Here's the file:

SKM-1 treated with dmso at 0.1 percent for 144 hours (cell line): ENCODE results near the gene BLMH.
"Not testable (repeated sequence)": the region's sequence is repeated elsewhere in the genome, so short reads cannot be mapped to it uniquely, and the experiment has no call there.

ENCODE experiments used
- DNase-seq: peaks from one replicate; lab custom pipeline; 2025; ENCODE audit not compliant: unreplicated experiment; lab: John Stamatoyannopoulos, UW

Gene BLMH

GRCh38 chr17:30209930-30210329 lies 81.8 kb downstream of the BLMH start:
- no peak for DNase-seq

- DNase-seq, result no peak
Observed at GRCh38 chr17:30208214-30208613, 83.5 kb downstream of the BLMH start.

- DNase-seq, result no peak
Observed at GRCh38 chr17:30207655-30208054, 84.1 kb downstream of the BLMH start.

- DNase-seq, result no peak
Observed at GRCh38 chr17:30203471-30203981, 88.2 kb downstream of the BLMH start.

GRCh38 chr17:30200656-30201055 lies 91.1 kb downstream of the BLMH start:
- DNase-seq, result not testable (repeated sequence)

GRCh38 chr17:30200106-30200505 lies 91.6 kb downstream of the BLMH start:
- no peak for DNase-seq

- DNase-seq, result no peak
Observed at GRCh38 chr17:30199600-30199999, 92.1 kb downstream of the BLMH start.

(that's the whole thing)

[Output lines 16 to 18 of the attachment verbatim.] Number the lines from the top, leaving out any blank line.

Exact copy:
GRCh38 chr17:30200106-30200505 lies 91.6 kb downstream of the BLMH start:
- no peak for DNase-seq

- DNase-seq, result no peak